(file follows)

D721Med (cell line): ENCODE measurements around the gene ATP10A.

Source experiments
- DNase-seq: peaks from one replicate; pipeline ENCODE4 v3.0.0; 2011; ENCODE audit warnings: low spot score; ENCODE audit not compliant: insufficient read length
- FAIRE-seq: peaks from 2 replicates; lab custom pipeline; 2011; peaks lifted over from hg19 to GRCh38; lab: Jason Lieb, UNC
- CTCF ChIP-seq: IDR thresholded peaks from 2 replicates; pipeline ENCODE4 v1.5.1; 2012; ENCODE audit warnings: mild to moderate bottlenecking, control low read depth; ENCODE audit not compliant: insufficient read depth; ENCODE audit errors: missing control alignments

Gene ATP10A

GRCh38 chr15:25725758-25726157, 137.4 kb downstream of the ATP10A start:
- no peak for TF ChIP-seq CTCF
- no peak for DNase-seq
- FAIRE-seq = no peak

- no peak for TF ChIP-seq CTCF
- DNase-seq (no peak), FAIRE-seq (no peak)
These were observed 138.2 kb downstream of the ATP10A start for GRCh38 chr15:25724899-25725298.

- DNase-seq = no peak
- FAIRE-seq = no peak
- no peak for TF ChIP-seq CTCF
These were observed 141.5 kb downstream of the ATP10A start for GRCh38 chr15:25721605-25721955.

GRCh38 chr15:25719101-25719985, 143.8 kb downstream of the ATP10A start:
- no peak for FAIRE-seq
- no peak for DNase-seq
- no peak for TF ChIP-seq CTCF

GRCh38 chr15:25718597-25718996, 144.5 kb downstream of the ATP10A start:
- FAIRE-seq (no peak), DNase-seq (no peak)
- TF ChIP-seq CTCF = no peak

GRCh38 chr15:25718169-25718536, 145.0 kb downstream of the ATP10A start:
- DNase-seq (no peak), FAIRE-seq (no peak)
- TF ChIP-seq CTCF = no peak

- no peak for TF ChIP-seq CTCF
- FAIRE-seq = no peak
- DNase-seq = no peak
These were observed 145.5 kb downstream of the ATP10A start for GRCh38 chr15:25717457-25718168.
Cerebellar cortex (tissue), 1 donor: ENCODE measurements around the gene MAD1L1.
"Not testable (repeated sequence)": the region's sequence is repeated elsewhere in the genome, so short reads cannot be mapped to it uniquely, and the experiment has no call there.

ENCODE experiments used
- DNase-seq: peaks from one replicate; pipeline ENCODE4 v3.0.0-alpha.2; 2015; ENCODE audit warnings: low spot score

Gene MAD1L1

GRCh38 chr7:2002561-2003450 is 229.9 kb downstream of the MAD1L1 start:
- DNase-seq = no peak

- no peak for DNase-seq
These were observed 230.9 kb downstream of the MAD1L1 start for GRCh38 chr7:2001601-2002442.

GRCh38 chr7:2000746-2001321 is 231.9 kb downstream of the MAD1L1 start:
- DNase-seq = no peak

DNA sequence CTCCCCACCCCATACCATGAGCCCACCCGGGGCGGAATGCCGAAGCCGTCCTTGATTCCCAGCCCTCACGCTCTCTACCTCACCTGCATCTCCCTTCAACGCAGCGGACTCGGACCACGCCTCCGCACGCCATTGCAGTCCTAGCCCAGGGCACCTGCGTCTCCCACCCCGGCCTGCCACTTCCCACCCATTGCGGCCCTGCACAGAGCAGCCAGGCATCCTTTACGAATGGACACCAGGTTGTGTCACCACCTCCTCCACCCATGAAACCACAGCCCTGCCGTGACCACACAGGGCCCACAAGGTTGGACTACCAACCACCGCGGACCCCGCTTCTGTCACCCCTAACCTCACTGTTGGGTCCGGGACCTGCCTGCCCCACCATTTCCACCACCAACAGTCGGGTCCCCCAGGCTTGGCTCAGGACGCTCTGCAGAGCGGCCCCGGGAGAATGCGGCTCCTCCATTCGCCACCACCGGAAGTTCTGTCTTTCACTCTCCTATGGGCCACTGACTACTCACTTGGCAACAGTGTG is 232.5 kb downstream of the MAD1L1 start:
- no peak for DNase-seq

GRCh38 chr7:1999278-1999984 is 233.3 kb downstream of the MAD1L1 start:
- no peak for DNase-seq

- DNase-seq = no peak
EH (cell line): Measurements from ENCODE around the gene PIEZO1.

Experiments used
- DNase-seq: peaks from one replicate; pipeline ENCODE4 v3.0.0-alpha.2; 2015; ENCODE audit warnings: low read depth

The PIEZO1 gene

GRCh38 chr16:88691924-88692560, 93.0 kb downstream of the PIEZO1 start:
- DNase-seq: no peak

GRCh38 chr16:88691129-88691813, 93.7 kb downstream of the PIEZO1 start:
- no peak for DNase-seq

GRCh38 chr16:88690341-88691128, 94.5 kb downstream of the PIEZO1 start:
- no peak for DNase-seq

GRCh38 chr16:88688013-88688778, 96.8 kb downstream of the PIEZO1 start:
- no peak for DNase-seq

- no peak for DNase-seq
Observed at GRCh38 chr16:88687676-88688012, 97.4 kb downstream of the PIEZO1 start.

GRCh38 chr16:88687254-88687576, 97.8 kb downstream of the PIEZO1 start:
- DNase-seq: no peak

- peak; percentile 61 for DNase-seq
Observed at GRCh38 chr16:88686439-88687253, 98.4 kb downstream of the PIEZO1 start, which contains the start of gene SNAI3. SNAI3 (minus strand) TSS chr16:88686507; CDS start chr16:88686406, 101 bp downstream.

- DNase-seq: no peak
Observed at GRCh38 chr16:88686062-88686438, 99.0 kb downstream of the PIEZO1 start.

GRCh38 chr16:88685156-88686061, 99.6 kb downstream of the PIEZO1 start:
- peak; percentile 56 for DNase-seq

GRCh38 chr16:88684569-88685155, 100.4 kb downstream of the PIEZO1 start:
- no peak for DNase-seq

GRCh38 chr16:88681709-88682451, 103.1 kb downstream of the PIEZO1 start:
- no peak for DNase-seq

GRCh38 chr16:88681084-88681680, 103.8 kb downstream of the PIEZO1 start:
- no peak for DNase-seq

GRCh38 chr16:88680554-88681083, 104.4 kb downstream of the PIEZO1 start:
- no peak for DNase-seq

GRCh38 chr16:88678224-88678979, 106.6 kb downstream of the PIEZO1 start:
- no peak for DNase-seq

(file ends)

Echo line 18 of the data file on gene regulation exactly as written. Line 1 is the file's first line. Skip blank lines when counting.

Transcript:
GRCh38 chr15:25719101-25719985, 143.8 kb downstream of the ATP10A start: